Overall Quality
The lower cost Ibanez seems more cheaply made.
For approx. $100 more the Blueridge is a much higher quality tenor guitar. More attention to detail.

The Verdict
Hopefully, the richer, more nuanced sound of the Blueridge comes across in the recording.  If you can afford it, the extra $100 for the Blueridge is well worth it.  You get a much nicer tenor guitar.  The next step up from Blueridge would be significantly more expensive.
Blueridge BR-40T left, Ibanez AVT1 right
This seems like a "bad" review of the Ibanez Artwood Vintage, but the truth is that it's a fairly decent tenor guitar that a lot of people would be perfectly content with.  It's just that when compared head to head to the Blueridge BR-40T the differences in quality are more apparent.

The "Blue" and "Orange" Irish Session Tune Books/CDs

I have plenty of other tune-learning play-along books and CDs, so I can't believe I waited this long to get the Blue and Orange Irish Session Tunes books by Sheila Garry and Brid Cranitch.  I wish I had gotten these a long time ago because they are among the best compilations I have found designed for the purposes of learning Irish traditional music.
Between the two books there are over 180 tunes: primarily reels and jigs, but a few slides and polkas and one set of hornpipes are included.  Make sure you get the CD editions of the books (or just order the CDs and not the books) because the whole point is to listen to the tunes to get the feel of them.  The music is done by Sheila Garry who plays fiddle in the Clare style; subtly backed by Brid Cranitch on piano.  Sheet music is included in the books but no chords.  A listing of the chords being chosen by Brid on piano would have been a nice addition.

The tunes are only played once through, which is a minor nuisance that allows them to fit more on a "CD" (these were recorded in 2003).  This also means that as you listen to it a lot more tunes will fill your ears than if they were played multiple times through!  Another upside is the tunes are always put together as sets of two or three that flow together with no interruption, so you get an idea of how to smoothly transition from one tune to the next.  (This is a feature often ignored by other collections).  Just because they put certain tunes together as sets doesn't mean you have to keep them together. Once you have enough of these tunes under your belt you can make up your own sets on the fly!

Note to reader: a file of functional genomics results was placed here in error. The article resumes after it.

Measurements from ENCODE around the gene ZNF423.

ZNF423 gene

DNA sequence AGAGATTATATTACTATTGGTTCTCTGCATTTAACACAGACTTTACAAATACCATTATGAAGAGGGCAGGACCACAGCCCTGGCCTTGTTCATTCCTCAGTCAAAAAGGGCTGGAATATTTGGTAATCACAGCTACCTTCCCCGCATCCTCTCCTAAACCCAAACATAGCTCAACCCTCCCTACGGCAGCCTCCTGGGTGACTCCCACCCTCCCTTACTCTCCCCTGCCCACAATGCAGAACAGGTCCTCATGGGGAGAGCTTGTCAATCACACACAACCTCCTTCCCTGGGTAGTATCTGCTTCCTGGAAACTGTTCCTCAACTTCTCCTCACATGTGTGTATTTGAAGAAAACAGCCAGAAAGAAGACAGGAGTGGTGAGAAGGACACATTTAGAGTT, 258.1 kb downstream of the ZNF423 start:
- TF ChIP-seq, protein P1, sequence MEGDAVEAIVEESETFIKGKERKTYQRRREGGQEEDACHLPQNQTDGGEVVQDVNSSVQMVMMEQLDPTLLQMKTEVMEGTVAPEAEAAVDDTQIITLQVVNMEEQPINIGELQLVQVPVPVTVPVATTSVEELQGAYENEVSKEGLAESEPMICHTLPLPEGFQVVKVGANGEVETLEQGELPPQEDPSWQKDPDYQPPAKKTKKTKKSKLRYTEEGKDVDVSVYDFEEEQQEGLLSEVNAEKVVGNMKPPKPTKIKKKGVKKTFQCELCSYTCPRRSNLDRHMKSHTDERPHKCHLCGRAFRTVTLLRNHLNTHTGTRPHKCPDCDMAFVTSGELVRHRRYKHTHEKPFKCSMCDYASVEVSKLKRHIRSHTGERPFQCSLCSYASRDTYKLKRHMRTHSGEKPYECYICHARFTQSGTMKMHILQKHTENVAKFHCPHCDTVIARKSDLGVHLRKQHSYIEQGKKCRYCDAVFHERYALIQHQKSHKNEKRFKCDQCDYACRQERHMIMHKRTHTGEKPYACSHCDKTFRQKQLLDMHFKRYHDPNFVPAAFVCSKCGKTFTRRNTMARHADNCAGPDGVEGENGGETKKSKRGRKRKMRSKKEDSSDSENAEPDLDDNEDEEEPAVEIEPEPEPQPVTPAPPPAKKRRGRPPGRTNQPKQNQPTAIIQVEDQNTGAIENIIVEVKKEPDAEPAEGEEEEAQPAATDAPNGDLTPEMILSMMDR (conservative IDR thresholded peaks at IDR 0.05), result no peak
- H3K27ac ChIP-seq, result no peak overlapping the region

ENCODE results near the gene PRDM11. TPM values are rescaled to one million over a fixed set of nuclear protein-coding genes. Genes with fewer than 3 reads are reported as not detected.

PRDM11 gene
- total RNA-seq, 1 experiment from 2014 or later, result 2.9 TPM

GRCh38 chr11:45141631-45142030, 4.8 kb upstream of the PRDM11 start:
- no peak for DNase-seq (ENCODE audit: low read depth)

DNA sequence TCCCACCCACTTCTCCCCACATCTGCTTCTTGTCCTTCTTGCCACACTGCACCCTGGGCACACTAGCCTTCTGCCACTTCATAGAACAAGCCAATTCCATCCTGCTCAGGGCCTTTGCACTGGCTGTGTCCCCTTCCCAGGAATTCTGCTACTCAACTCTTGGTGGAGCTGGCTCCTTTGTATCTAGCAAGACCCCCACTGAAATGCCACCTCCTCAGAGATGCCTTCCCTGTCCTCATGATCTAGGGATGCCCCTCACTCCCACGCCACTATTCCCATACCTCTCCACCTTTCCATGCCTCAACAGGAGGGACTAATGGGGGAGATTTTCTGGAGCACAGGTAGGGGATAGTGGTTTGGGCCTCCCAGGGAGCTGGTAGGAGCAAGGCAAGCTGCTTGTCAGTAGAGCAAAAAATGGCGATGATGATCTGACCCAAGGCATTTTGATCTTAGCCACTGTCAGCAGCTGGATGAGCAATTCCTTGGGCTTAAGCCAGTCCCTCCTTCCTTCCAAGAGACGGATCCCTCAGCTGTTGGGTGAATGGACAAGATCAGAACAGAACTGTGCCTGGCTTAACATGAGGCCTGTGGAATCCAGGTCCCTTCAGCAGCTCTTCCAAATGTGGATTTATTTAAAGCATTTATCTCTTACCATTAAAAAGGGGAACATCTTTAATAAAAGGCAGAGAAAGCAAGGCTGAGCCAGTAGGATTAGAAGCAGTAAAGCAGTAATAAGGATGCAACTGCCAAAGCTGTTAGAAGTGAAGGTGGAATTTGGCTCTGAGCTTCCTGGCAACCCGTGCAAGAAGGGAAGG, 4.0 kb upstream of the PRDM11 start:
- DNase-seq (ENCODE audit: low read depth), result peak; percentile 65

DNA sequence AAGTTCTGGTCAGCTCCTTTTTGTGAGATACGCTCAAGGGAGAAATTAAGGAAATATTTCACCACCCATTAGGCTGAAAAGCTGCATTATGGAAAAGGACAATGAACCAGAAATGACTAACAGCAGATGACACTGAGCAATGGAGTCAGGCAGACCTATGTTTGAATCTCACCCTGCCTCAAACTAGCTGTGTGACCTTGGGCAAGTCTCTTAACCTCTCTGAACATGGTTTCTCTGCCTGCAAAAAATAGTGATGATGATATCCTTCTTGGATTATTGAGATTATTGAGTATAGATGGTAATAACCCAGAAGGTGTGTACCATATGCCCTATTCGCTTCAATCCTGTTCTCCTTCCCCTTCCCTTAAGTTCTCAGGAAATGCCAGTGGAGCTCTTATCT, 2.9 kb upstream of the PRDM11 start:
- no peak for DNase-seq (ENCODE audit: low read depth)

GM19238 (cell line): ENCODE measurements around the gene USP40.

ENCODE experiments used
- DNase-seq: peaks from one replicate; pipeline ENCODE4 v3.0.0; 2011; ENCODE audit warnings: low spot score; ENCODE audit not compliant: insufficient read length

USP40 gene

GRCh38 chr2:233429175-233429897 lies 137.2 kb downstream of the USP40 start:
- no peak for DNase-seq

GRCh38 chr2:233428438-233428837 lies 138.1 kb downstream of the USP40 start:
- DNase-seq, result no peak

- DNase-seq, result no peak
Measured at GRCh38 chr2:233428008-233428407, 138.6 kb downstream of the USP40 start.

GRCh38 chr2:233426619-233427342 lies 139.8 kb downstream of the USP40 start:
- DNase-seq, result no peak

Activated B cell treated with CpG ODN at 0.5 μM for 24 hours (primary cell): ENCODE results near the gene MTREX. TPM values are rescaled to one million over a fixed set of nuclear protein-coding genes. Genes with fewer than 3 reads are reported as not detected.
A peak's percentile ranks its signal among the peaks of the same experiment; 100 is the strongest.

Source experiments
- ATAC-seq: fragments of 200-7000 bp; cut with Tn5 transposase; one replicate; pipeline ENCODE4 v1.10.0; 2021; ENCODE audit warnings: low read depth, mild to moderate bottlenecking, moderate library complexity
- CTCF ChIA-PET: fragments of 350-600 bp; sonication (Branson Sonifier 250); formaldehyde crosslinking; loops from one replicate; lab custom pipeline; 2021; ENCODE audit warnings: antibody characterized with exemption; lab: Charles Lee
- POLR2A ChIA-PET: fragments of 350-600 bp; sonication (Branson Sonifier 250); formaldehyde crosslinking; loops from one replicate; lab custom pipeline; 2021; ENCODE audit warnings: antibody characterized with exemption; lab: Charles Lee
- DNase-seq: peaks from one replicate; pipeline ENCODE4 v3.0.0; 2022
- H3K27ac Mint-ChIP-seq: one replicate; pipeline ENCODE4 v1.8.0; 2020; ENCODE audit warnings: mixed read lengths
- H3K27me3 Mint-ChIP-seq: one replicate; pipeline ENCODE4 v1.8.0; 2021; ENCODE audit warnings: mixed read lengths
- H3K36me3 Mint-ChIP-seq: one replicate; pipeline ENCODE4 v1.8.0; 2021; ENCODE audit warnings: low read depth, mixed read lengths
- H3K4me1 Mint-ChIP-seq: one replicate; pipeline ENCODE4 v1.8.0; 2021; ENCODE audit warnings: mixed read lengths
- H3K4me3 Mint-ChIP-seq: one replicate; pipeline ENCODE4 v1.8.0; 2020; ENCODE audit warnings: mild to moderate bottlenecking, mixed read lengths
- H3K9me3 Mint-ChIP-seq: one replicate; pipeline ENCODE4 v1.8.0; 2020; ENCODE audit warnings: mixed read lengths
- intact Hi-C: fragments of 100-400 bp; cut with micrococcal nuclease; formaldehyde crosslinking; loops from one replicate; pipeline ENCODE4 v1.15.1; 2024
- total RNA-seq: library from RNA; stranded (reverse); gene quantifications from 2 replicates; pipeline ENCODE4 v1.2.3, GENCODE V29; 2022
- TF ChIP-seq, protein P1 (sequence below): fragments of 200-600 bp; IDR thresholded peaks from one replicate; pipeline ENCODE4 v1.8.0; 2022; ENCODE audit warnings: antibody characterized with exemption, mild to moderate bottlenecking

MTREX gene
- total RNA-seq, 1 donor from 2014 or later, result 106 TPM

Be wary of the titles of some of the tunes, or at least don't get too hung up on them.  On the Blue CD I noticed that "Dark Girl In Blue" was what we call "Denis Murphy's Slide", and "Kaiser's" was "Going to the Well for Water", and "Clare Jig" was "Mug of Brown Ale" and "Humours of Ballinafad" was "Geese in the Bog".  This is actually kind of cool because it teaches you that it's more about the tunes than the tune titles.  I suggest listening to tunes with unfamiliar titles to see if you recognize the melodies.  This is great ear training.  Sometimes a new tune is only a mild variation of a tune you already know.

Unlike other play-alongs you'll actually want to listen to these recordings over and over.  Sure, it's still scaled back a bit, but it doesn't feel stilted at all.  It feels like real music.  Sheila's fiddling is endearing and Brid's piano accompaniment is quite lovely in its minimalism.  You could randomly pick tunes to learn from these two books and the odds are pretty good that some folks at the session you are going to would be able to play them with you.

Note: The "Red" and "Green" books in this series do not feature Sheila and Brid and are therefore not as good in my opinion.  In the Red book the fiddle is played too fast and in a less pleasant, more flashy, manner.  In the Green book the tunes are played on tin whistle, which may or may not be a good source instrument for learning tunes if you are a strings player.  Start with the Blue and Orange books, and if you need more check out the Red and Green ones.

Saturday, March 21, 2015

The Murphy Beds and Corn Potato String Band on the same night

I wish the title of this post meant that these two bands were playing the same gig together.  It doesn't.  It means I have a dilemma coming up on Friday, April 3, 2015.

I've had the Corn Potato String Band's upcoming Ashland Coffee and Tea performance on the calendar for months. I'm a fan of Aaron Jonah Lewis from his days as the fiddler for Special Ed and the Shortbus and was totally planning on checking out this new project with Lindsay McCaw and former band mate Ben Belcher (Ben also happens to be one of my favorite musicians) when they come to town.  I mean I can literally step out the door and walk to the venue within five minutes and I love these guys.  It's just down the street!
The Corn Potato String Band